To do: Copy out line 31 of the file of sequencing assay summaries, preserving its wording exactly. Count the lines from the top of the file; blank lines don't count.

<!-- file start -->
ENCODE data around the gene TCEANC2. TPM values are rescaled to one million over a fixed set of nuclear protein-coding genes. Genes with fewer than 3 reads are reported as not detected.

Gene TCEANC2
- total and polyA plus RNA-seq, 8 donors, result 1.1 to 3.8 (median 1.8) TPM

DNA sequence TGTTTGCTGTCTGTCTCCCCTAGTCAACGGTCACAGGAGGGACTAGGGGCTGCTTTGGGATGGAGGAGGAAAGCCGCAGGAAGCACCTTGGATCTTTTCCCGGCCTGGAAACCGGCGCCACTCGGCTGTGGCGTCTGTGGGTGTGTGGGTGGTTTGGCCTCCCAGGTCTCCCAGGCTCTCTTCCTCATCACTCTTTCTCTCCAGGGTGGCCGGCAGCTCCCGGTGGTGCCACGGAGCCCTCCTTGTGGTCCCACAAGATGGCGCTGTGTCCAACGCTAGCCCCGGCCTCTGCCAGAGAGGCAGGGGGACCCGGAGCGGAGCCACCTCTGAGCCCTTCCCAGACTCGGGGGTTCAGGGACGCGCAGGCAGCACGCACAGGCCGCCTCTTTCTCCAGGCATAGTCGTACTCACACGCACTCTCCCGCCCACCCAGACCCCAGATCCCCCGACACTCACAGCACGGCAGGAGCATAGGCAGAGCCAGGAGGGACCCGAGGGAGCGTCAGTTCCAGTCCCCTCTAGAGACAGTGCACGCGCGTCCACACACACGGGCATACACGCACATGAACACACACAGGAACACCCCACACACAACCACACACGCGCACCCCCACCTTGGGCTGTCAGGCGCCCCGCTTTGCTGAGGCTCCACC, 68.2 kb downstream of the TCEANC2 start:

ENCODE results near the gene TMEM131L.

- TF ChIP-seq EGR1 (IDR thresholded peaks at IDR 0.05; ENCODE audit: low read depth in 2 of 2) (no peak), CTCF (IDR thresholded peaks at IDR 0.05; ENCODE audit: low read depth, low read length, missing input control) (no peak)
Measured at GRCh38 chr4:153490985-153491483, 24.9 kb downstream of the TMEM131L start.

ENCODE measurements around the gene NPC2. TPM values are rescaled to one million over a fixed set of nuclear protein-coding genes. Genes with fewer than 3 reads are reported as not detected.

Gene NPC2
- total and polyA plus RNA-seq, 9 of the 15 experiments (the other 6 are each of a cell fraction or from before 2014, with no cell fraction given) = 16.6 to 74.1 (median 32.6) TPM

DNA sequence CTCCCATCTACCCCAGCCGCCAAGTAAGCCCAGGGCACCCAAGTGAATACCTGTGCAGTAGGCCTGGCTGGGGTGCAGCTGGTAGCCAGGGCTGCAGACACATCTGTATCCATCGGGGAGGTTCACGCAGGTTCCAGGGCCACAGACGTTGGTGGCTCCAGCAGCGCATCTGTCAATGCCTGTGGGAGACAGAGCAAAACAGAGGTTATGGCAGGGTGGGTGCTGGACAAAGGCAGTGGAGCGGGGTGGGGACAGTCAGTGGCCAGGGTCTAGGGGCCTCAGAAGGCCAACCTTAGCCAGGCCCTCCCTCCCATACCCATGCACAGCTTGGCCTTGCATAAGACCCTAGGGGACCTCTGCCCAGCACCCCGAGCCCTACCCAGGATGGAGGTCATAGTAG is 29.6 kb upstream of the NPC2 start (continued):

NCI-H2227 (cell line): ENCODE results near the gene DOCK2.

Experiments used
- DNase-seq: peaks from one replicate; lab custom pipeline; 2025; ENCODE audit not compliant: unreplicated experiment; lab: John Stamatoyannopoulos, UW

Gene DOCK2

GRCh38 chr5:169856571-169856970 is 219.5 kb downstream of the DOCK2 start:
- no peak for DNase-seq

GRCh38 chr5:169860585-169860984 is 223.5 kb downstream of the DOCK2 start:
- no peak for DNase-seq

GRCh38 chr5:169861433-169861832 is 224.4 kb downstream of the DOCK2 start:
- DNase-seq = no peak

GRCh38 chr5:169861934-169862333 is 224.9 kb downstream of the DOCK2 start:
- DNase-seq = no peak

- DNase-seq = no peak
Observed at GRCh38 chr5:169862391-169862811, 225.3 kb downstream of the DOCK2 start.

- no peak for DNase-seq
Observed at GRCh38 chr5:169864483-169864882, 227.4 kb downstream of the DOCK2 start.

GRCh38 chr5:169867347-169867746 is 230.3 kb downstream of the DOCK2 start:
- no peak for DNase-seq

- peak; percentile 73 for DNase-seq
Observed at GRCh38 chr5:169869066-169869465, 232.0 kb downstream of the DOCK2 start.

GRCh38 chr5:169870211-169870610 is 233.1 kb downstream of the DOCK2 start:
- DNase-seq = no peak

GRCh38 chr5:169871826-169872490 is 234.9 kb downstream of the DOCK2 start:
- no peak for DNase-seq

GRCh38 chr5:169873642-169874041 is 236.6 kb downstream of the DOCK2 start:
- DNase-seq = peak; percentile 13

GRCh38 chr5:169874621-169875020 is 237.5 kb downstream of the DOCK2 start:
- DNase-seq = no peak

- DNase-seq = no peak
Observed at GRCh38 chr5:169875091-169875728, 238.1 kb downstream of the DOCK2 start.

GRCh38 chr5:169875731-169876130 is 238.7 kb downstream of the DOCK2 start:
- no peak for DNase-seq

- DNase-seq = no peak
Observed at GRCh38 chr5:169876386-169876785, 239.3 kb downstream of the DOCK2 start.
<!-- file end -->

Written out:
Observed at GRCh38 chr5:169869066-169869465, 232.0 kb downstream of the DOCK2 start.